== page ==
Living With Debt

5 Unexpected Ways Paying Off Debt Has Improved My Non-Financial Life

By | Thursday, September 15, 2016


For too long, I have allowed myself to use debt to live outside my means. Credit cards and a car loan permitted me to disregard my actual income, living in the falsehood that as long as I could make the monthly payments, I’m in good shape. This lie was even easier to let myself believe, given I had very good credit despite being in a large amount of debt.

It wasn’t until my credit card debt hit almost 10k that I finally took a painful look at my spending habits. I realized the cycle I was in was unsustainable and would never lead me to wealth. When I decided to get out of debt three months ago, I did not realize how thorough of a life change it would be for me. Beyond my bank account, making a goal to get out of consumer debt by the time I turn 30 also came with some mental and physical shifts that have altered what I value and how I live my life. Here are five of the biggest changes I’ve noticed.

1. I drive more carefully.

A contributing factor to my first change in behavior came in the form of an insurance check from someone rear-ending me. The damage was minor and only cosmetic, so I took the money as opposed to getting it fixed. Besides being the first boost to my emergency fund, however, it also made me realize that stupid decisions can lead to stupid losses of money. I have an hour commute to work and up until now have not always been the most cautious of drivers; however, someone else’s mistake reminded me of the ones I’ve made that resulted in loss of income.

Rear-end someone and your insurance costs go up. Get a speeding ticket and you’re out $200-500. When I had no concept of my actual worth, a speeding ticket was just an annoying inconvenience that I solved through using my credit card to make up for the loss of cash in the bank. I wasn’t thrilled, and my automatic reaction was not to change my habits, but rather to patch things up with my credit card. Now, however, I can see how these unexpected expenses will negatively impact my monthly budget and interfere with my ability to meet my goals. I’ve since committed to not speeding and treating my car a little more nicely.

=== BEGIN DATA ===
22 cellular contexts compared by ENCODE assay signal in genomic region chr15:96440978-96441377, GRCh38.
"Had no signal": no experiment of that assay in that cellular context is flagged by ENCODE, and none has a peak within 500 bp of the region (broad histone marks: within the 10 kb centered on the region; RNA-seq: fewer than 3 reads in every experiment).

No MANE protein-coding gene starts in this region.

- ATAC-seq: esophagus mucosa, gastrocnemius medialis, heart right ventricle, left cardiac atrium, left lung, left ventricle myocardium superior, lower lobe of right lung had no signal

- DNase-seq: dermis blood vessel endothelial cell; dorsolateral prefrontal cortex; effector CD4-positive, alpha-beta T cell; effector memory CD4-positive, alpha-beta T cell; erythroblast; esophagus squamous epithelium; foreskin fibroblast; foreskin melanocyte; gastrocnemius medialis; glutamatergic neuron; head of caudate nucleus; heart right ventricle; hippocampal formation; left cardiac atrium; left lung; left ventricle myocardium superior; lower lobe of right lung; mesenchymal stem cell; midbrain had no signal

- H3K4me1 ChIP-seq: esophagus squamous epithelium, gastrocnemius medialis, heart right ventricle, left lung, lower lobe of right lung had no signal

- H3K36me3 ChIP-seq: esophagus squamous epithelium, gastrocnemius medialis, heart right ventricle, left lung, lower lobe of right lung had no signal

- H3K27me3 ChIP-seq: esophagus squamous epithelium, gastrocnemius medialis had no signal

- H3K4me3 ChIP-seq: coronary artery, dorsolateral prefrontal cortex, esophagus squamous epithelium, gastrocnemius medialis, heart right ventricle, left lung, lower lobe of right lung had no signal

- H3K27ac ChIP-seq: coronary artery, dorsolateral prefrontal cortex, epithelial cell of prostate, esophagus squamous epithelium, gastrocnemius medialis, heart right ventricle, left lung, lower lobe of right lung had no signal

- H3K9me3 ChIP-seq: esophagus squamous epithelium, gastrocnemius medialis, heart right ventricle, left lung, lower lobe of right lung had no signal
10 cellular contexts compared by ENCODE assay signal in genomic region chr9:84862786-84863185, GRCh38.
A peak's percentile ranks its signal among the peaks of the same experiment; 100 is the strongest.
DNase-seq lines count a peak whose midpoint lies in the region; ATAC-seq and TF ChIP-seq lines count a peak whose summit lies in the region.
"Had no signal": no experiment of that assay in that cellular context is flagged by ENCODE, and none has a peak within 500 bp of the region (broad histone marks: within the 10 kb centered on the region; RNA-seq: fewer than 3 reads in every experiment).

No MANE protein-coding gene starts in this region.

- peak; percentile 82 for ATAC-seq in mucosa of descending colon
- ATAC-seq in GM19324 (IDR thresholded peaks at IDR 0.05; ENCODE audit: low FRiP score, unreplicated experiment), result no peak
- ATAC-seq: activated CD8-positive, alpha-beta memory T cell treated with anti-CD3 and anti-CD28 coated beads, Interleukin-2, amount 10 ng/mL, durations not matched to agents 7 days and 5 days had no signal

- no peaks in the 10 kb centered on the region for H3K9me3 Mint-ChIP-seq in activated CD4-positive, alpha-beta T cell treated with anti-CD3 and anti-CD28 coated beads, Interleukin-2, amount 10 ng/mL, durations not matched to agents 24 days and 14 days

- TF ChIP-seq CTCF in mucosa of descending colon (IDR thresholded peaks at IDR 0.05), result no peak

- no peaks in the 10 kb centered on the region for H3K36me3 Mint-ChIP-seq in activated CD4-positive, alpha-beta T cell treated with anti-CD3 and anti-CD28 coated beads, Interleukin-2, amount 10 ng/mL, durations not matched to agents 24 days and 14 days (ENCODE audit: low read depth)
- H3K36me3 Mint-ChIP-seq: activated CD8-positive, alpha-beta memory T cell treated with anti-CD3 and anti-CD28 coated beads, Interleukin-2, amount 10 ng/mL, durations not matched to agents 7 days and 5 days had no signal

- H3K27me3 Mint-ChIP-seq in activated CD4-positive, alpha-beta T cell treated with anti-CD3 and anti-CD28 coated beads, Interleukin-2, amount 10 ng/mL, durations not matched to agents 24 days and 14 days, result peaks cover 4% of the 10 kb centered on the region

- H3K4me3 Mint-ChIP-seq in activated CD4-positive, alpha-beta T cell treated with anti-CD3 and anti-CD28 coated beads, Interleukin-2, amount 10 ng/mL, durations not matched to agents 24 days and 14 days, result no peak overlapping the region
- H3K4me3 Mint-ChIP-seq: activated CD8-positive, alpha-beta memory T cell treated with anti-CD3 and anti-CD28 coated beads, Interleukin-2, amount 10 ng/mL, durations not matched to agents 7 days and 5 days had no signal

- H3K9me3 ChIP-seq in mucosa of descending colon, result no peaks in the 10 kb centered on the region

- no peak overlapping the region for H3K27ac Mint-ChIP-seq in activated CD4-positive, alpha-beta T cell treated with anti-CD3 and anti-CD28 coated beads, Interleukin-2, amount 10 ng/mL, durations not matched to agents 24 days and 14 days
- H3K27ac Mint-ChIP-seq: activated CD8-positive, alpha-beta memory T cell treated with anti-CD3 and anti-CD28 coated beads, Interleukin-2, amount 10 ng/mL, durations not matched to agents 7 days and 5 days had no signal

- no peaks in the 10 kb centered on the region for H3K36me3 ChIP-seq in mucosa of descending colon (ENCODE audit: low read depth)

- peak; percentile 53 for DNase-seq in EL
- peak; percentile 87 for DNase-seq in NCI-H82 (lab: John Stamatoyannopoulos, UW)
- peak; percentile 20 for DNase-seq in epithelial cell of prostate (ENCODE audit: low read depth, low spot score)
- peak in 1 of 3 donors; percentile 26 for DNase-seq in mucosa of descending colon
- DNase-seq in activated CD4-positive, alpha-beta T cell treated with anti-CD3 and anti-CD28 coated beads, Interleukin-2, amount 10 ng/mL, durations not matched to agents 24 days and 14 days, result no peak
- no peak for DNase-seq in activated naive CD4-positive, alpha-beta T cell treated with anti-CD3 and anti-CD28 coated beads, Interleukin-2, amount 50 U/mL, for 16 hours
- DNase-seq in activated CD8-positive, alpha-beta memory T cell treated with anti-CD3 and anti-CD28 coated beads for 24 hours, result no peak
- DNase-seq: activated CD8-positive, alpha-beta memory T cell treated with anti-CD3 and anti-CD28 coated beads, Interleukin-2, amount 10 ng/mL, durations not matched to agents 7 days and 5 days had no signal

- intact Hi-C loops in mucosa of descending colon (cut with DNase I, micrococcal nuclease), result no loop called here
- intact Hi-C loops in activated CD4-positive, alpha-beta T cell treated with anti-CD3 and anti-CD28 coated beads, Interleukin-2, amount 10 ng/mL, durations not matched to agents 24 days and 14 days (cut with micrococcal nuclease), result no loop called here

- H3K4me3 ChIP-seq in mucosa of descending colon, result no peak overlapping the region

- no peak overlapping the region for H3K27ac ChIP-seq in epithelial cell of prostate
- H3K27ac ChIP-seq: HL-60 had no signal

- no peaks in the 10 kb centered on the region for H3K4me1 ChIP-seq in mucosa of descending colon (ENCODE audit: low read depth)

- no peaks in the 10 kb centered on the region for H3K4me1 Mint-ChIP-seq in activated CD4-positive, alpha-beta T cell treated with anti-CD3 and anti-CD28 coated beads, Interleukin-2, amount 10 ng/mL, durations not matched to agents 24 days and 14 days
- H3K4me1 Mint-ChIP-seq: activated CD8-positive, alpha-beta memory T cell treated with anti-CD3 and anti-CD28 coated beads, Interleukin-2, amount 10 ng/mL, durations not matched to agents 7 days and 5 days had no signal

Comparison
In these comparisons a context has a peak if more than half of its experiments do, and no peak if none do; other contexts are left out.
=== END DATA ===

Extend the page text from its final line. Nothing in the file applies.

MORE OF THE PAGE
2. I take better care of my belongings.

I think one of the events leading up to me changing my debt-loving ways was when I fried my laptop’s keyboard with about a tablespoon’s worth of bourbon. It was a purely dumb and clumsy mistake, but I wasn’t that upset about it. Part of this was due to a difficult situation at work that was distracting me, but part of it was also because my first thought was that I would just buy a new computer primarily on credit.

What?! How had my mindset become so accustomed to debt that the thought of adding another $1,200 to my name was only mildly upsetting? I did not buy the computer and have been getting by with borrowing my boyfriend’s laptop when necessary. It hasn’t been the easiest choice as a burgeoning freelancer, but it’s teaching me patience and to work for the things I want. I realize now that I need to take care of my belongings and not just assume they can be replaced with a new line of credit.

3. I avoid having an excess of free time. 

I used to treasure having a Saturday with no plans. The freedom of a day with no constraints was refreshing and a source of major stress relief. It also, however, often turned into a long span of time in which I would be faced with opportunities to spend money or be faced with boredom that was cured by spending money. I’d linger over recipes, overfill my grocery cart with unnecessary items, or grab drinks or dinner out to fill the time.